Jim Knight on a quarter of a century of the World Wide Web and its effects on UK society
Last night, looking at the time limit for today’s debate I tweeted in despair: Tomorrow I speak in @Marthalanefox's Lords debate in 25th birthday of World Wide Web. Time limit of 3 minutes! What's most important to say?
Adam replied from New York: That you can simply ask the 'common folk' what to spend your 3 minutes saying, just by tweeting the question!
So that was that. I will use my time to tell you what my social media followers on the World Wide Web wanted me to say.
I must first refer to my entry in the House of Lords register, in particular as chair of the Tinder Foundation. Thanks to successive government funding we have helped 1.2 million people get online since 2010 through UK Online Centres.
But back to Twitter and Facebook. Starting with Tom Watson MP: Just say: Thanks Tim! Ed Balls just said: @edballs
Then Cllr Warren Morgan, Labour Group Leader on Brighton and Hove City Council: the web has connected and empowered, informed and democratised, tackled isolation, built new generations of businesses, spread ideas.
And Susan had the freedom of Facebook to say more: connections through the Internet enable ordinary people in different countries to communicate directly with each other, to understand each other better... It also means lots of people who would otherwise be isolated - whether geographically or because of disability or because they are carers - are able to keep their minds and spirits alive. Politically, it's wonderful. More people can be engaged in trying to influence the decisions a country makes.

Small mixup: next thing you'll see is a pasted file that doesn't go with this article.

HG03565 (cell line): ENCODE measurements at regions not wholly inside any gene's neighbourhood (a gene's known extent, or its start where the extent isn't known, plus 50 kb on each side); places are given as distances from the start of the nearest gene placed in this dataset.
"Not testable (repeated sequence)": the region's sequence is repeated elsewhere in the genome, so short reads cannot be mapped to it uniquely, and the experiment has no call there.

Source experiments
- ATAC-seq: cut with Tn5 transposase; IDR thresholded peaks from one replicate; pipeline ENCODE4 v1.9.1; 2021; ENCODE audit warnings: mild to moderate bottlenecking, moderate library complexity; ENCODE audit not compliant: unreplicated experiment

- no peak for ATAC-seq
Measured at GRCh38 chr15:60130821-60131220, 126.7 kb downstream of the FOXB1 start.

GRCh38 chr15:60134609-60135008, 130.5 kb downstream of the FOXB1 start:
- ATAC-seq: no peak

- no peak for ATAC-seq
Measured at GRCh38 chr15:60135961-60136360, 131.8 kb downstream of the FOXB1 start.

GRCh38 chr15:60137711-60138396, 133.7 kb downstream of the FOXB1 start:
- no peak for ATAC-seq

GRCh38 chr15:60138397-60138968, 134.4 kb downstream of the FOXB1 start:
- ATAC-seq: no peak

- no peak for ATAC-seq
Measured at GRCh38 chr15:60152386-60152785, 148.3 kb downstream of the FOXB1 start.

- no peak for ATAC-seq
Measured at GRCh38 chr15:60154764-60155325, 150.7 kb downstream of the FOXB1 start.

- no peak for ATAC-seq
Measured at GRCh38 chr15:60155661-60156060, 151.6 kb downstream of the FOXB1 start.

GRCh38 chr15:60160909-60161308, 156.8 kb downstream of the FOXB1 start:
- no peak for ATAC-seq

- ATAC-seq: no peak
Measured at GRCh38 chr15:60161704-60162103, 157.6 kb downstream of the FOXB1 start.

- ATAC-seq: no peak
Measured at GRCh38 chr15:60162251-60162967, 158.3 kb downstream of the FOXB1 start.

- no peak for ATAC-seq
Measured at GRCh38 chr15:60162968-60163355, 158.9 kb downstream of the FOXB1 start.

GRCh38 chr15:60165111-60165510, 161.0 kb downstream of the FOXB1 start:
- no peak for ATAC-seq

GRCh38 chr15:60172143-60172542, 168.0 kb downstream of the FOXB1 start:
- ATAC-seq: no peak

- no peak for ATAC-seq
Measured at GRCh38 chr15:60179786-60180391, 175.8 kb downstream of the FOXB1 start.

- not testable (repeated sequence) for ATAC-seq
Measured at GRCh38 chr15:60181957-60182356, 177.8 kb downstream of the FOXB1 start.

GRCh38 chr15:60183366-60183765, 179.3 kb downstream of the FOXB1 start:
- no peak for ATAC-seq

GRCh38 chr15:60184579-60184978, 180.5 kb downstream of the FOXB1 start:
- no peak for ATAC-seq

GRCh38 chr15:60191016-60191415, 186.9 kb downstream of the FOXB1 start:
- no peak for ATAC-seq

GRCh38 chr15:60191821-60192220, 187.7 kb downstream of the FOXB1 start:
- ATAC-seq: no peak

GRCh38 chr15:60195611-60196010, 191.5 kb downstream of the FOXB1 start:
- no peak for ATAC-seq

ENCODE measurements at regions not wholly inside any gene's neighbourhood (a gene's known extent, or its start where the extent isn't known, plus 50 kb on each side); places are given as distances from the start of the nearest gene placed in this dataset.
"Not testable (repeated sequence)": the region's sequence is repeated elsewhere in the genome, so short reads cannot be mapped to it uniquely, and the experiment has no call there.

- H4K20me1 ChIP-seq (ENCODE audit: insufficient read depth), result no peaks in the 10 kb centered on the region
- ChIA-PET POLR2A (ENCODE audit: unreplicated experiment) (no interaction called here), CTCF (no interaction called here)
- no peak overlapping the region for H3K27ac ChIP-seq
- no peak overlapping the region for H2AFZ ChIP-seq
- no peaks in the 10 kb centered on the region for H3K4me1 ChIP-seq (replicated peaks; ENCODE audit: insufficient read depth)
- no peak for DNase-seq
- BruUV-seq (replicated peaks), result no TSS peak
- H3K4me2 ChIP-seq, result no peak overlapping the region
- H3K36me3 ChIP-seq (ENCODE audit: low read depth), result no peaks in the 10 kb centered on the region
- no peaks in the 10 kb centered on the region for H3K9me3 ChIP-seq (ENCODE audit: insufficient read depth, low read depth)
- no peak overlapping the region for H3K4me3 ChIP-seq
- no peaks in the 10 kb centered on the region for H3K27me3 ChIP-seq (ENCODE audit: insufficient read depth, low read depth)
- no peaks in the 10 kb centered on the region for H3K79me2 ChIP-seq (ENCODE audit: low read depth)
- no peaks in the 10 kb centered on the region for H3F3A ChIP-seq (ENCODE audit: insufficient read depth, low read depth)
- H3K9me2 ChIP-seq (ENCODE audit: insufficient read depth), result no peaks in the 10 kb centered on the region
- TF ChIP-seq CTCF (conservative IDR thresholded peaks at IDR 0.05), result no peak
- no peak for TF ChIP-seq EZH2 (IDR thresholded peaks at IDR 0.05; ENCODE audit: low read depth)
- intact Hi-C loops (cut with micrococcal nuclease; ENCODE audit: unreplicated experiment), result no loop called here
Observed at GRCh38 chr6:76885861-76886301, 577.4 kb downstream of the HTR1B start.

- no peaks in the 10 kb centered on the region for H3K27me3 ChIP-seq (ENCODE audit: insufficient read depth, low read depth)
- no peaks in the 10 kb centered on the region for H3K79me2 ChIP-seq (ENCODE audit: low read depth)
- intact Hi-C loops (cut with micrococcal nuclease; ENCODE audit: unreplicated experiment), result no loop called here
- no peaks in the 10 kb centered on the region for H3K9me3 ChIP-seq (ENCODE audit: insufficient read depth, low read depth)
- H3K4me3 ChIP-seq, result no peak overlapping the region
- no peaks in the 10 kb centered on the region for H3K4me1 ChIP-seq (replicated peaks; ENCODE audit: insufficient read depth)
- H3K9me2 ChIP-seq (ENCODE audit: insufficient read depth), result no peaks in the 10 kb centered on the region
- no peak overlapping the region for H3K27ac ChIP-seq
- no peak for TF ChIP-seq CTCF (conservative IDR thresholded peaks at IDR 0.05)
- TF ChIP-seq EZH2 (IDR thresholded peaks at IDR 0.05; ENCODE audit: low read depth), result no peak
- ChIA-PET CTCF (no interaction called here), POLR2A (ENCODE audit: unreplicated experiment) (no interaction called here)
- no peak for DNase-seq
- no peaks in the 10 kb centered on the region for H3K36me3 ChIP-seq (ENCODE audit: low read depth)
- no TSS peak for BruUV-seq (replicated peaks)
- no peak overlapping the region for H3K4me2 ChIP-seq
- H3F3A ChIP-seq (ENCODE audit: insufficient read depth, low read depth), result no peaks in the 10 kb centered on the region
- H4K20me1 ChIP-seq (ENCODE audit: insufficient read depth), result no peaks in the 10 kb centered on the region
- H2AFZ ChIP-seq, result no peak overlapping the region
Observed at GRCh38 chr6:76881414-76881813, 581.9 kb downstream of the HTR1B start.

Louise and Peter had a more nuanced view: the web is a powerful tool that's used for good and ill. With the freedom the WWW gives comes greater personal responsibility resting on the shoulders of those in power.
Stephen Heppell then asked: why isn't a Tim on a banknote yet? And he wants kids to own their learning data; and education discounts on connectivity for learners. Ruth agreed and added: Plus maybe something about digital exclusion - geographically (it's still APPALLING in some parts of the country) and demographically (viz poverty) And you ought to celebrate the richness of life brought through cat videos. Probably.
Helen agreed with Ruth: Make sure you mention how handy it is for sharing cat videos. And Emma Mulqueeny just posted another video of her kitten Grape.
There were also several who celebrated the freedom of the web but worried about who controls it; best summed up, in turn, by Mark, William and Adam:
This will only be persistent as a benefit if we actively seek to protect the neutrality of the network. 25 years can be about celebrating the past but absolutely also needs to be a call for vigilance in developing further an equitable future.
We need to address the surveillance problem. And we need personal control over personal data.
The freedom and anonymity of the web which is a vital part of its power and vitality is being eaten away by govts and big corps. If this continues a lot of what makes it important will vanish. Sorry to sound like a liberal.
I have curated all of the comments on Storify but will conclude by quoting Owen: The web is the single most powerful thing that mankind has ever created but, like most other things, it can be used for good or for evil purposes. What we have to master is giving freedom to the good whilst curbing the evil.
And from me, thanks Tim for your gift to everyone. You gave it for free to keep it universal. As a result, we all have to change how we do things to make the most of it, for everyone.
Lord Jim Knight of Weymouth is a member of Labour’s frontbench team in the House of Lords, and tweets @jimpknight
Published 16th January 2014